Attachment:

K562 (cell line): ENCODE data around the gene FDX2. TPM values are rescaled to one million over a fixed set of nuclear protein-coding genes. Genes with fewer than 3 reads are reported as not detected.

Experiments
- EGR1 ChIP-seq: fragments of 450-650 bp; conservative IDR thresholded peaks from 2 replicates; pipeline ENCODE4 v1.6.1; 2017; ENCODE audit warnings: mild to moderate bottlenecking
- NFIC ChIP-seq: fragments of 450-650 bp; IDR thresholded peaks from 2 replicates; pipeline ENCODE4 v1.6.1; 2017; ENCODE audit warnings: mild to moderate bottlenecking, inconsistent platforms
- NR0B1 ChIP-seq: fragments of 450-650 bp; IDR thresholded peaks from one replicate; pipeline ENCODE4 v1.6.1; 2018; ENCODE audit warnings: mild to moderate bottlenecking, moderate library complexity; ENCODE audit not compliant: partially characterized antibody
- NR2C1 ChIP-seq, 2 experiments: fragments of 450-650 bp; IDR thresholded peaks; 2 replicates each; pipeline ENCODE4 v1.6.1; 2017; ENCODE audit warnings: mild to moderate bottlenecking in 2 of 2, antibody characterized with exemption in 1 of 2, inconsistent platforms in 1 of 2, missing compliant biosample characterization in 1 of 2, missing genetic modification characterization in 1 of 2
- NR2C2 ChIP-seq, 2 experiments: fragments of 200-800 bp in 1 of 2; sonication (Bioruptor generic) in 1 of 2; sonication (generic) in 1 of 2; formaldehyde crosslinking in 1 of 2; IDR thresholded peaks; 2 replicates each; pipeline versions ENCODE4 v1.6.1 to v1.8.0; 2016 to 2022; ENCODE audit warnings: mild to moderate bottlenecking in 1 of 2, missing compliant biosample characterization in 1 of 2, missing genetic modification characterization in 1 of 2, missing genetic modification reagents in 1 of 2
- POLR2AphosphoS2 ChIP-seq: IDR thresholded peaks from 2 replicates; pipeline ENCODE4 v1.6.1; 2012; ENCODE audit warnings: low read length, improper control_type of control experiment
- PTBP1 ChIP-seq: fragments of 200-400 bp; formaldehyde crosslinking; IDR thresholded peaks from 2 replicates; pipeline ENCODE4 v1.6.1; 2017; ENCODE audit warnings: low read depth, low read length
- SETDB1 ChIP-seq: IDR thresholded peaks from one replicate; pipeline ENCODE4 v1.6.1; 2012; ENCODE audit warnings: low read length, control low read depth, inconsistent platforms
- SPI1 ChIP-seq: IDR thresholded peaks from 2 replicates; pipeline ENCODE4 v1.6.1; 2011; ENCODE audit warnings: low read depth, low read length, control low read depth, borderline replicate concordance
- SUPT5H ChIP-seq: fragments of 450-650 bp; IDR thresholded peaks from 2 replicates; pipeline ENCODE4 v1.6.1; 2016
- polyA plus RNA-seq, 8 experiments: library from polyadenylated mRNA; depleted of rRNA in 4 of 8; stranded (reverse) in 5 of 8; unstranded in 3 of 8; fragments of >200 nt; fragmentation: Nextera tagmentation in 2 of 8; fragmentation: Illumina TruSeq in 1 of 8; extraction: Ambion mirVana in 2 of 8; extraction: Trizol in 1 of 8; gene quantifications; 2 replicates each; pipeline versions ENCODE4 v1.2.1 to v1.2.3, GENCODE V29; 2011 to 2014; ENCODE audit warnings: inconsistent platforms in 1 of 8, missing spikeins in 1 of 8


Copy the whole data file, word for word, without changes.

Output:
K562 (cell line): ENCODE data around the gene FDX2. TPM values are rescaled to one million over a fixed set of nuclear protein-coding genes. Genes with fewer than 3 reads are reported as not detected.

Experiments
- EGR1 ChIP-seq: fragments of 450-650 bp; conservative IDR thresholded peaks from 2 replicates; pipeline ENCODE4 v1.6.1; 2017; ENCODE audit warnings: mild to moderate bottlenecking
- NFIC ChIP-seq: fragments of 450-650 bp; IDR thresholded peaks from 2 replicates; pipeline ENCODE4 v1.6.1; 2017; ENCODE audit warnings: mild to moderate bottlenecking, inconsistent platforms
- NR0B1 ChIP-seq: fragments of 450-650 bp; IDR thresholded peaks from one replicate; pipeline ENCODE4 v1.6.1; 2018; ENCODE audit warnings: mild to moderate bottlenecking, moderate library complexity; ENCODE audit not compliant: partially characterized antibody
- NR2C1 ChIP-seq, 2 experiments: fragments of 450-650 bp; IDR thresholded peaks; 2 replicates each; pipeline ENCODE4 v1.6.1; 2017; ENCODE audit warnings: mild to moderate bottlenecking in 2 of 2, antibody characterized with exemption in 1 of 2, inconsistent platforms in 1 of 2, missing compliant biosample characterization in 1 of 2, missing genetic modification characterization in 1 of 2
- NR2C2 ChIP-seq, 2 experiments: fragments of 200-800 bp in 1 of 2; sonication (Bioruptor generic) in 1 of 2; sonication (generic) in 1 of 2; formaldehyde crosslinking in 1 of 2; IDR thresholded peaks; 2 replicates each; pipeline versions ENCODE4 v1.6.1 to v1.8.0; 2016 to 2022; ENCODE audit warnings: mild to moderate bottlenecking in 1 of 2, missing compliant biosample characterization in 1 of 2, missing genetic modification characterization in 1 of 2, missing genetic modification reagents in 1 of 2
- POLR2AphosphoS2 ChIP-seq: IDR thresholded peaks from 2 replicates; pipeline ENCODE4 v1.6.1; 2012; ENCODE audit warnings: low read length, improper control_type of control experiment
- PTBP1 ChIP-seq: fragments of 200-400 bp; formaldehyde crosslinking; IDR thresholded peaks from 2 replicates; pipeline ENCODE4 v1.6.1; 2017; ENCODE audit warnings: low read depth, low read length
- SETDB1 ChIP-seq: IDR thresholded peaks from one replicate; pipeline ENCODE4 v1.6.1; 2012; ENCODE audit warnings: low read length, control low read depth, inconsistent platforms
- SPI1 ChIP-seq: IDR thresholded peaks from 2 replicates; pipeline ENCODE4 v1.6.1; 2011; ENCODE audit warnings: low read depth, low read length, control low read depth, borderline replicate concordance
- SUPT5H ChIP-seq: fragments of 450-650 bp; IDR thresholded peaks from 2 replicates; pipeline ENCODE4 v1.6.1; 2016
- polyA plus RNA-seq, 8 experiments: library from polyadenylated mRNA; depleted of rRNA in 4 of 8; stranded (reverse) in 5 of 8; unstranded in 3 of 8; fragments of >200 nt; fragmentation: Nextera tagmentation in 2 of 8; fragmentation: Illumina TruSeq in 1 of 8; extraction: Ambion mirVana in 2 of 8; extraction: Trizol in 1 of 8; gene quantifications; 2 replicates each; pipeline versions ENCODE4 v1.2.1 to v1.2.3, GENCODE V29; 2011 to 2014; ENCODE audit warnings: inconsistent platforms in 1 of 8, missing spikeins in 1 of 8